Philippines awash in illegal firearms

Citizens lack confidence in ability of security forces to protect public

AFP-JIJI

Bespectacled and clean-shaven, 37-year-old Jomari Paraas could pass for a typical office employee in the Philippines — except he has six guns in his backpack that he will soon sell.

The father of two is a prolific player in the country’s enormous and lucrative weapons black market, which has been under scrutiny following a spate of high-profile massacres and shootouts this year.

“Why do I trade guns? Because there is a demand for it. And it’s extra income,” said Paraas, a community organizer for a nongovernmental organization and a former communist guerrilla.

Speaking in a crowded Manila slum where he was planning to sell the six guns, Paraas said he had been a firearms trader for more than a decade, starting in his late 20s. He started selling used guns and knockoffs of foreign brands made by illegal gunsmiths in the central and southern Philippines before moving to more expensive weapons smuggled from abroad.

The American-made .22-caliber Magnum Black Widow revolvers in his bag were ordered by a buyer through a shadowy network of small-time gun runners who take advantage of the city’s urban squalor to peddle their deadly wares.

Their clients range from security-conscious housewives to slum dwellers and members of “private armies” employed by political warlords.

“They are light and easy to move, and in demand from many people because they primarily use it for self-defense,” Paraas said of the revolvers, which he sells for 5,000 pesos ($120) each. “Higher caliber guns and automatic rifles can also be bought, at a higher price.”

The proliferation of firearms in the Philippines has been in the spotlight since January, following a series of shooting-related deaths, including of two children hit by stray bullets on New Year’s Eve. A drugs-crazed gunman also killed seven people in a slum rampage, and a shootout linked to a gambling turf war left 13 dead, among them corrupt police and military officers.

The Philippines has a strong gun culture dating back centuries, with a history of armed struggle against Spanish and U.S. colonial rulers.

Today, people typically carry guns because they lack confidence in the country’s security forces to protect the public, according to security analysts and firearms traders. There were 1.2 million registered firearms in the Philippines last year, with another 600,000 unlicensed firearms in circulation, according to national police data.

Getting a license to own a conventional gun is easy, but getting one without a police clearance can be even easier. Security analyst Ed Quitoriano, who regularly advises foreign embassies on threat issues, said there could be as many as 4 million unlicensed guns across the country.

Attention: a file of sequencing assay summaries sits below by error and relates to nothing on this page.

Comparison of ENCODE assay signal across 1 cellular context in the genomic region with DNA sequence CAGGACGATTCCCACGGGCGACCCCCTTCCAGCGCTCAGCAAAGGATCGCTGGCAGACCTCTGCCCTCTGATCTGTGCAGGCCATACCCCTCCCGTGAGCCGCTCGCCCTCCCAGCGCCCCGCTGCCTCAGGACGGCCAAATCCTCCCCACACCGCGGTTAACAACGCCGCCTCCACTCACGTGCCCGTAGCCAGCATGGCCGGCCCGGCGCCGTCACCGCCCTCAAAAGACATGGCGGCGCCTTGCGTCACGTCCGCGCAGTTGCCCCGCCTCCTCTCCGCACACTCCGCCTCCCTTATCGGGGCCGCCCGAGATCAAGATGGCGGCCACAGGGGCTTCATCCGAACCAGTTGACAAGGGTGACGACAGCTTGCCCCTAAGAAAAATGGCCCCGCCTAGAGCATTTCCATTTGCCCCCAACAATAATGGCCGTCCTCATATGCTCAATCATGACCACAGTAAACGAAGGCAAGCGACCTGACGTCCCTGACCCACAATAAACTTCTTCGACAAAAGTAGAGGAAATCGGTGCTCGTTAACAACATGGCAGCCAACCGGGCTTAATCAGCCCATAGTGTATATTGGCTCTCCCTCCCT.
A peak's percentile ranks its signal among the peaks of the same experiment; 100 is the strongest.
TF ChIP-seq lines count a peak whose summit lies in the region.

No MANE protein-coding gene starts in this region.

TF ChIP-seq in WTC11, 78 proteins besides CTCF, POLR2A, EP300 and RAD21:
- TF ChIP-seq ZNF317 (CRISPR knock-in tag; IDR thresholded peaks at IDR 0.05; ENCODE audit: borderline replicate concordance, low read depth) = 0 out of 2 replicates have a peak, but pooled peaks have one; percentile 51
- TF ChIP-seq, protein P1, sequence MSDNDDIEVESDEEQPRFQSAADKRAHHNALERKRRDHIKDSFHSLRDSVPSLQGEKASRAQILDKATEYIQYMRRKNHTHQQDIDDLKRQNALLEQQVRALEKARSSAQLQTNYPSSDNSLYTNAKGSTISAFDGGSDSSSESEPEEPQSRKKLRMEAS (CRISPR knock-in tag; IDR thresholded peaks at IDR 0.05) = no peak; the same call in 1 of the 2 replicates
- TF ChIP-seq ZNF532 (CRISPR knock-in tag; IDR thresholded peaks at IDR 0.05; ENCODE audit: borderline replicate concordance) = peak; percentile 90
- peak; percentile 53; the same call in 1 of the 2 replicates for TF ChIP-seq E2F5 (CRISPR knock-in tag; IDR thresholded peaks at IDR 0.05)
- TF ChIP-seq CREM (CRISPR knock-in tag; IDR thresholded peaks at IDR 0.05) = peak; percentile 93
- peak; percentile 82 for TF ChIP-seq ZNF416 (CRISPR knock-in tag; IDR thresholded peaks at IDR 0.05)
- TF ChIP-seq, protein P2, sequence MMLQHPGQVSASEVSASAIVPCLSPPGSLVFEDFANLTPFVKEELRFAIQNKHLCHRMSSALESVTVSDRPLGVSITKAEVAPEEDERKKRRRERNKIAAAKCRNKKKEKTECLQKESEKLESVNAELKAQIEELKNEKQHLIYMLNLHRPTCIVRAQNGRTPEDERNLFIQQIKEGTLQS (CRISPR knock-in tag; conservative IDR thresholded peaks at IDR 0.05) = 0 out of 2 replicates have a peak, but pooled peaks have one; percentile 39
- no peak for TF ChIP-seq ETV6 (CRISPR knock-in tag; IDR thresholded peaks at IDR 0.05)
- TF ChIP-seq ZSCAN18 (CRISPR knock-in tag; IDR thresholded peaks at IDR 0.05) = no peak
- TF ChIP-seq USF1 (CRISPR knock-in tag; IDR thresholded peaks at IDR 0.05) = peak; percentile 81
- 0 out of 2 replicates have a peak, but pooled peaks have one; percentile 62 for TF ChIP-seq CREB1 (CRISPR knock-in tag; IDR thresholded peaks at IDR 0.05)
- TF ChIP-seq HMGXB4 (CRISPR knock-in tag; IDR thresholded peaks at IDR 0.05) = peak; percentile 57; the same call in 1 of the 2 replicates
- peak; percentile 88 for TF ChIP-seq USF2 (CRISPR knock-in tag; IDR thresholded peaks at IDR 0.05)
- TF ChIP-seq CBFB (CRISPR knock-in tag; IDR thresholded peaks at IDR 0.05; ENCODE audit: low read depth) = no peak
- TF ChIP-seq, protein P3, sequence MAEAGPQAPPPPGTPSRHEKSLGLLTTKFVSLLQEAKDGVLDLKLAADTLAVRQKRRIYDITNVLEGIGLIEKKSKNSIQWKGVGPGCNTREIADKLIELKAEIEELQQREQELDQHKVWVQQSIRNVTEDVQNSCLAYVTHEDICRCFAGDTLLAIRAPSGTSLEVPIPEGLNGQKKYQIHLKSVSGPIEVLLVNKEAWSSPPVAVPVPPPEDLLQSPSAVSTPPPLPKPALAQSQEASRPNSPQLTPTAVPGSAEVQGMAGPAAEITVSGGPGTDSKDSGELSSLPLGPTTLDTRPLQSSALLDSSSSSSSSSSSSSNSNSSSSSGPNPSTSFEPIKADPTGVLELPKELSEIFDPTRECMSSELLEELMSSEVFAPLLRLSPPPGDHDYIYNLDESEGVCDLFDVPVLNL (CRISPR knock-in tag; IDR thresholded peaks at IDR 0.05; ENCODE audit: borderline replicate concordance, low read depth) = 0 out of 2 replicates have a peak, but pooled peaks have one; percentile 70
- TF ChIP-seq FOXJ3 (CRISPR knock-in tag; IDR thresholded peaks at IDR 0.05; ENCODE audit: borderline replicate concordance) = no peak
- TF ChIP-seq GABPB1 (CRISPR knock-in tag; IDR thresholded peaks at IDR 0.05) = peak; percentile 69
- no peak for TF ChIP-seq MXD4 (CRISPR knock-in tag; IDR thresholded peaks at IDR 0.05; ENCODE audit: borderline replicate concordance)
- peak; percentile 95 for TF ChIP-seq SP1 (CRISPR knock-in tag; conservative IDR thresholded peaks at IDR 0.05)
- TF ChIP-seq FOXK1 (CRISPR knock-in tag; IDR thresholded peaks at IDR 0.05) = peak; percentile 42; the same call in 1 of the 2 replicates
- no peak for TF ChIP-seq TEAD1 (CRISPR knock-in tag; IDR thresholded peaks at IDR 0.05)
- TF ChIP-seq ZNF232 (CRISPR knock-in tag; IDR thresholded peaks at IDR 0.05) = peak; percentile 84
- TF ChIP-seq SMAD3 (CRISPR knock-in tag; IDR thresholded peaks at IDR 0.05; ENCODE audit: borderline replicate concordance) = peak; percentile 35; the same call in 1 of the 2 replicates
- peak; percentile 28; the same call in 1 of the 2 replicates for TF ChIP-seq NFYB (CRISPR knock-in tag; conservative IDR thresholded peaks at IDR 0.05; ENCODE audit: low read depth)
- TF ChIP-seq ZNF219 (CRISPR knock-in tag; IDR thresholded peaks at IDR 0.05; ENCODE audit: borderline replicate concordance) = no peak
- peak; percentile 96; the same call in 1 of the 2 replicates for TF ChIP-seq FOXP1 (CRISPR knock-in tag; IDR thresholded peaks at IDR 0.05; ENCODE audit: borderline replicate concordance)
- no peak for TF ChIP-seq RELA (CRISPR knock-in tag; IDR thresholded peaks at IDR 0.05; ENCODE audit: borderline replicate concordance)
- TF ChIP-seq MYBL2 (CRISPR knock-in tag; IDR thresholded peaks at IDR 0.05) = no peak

The gun culture can be unsettling, particularly for foreign visitors. Private security guards with loaded, sawed-off shotguns infest the crime-plagued cities, protecting small and large private businesses. Restaurants, nightclubs and banks often have signs asking patrons to leave their firearms at entrance counters.

Foreigners are warned by long-time expatriates to avoid any incident that could escalate into violence, because of the potential for a gun to be used on them.

President Benigno Aquino III launched a high-profile campaign at the start of the year to get unlicensed guns off the streets. But government data shows this has so far netted fewer that 2,200 firearms, highlighting what Quitoriano said was the government’s lack of resolve and capabilities to tackle the issue.

He said many powerful figures, including soldiers, police and politicians, profited from the firearms trade — part of a huge corruption problem that plagues all sectors of society.

Quitoriano also said the climate of fear fueled the black market: “If the public trusted the government more, there would be no need for them to protect themselves by arming.”

Alexander Reyes, who owns self-defense specialty shop Aquila Firearms and Ammunition Corp. at a Manila mall, agreed. “It used to be for prestige, because guns equate with power,” Reyes said. “But nowadays, it is mostly for protection. The police cannot protect you 24/7.”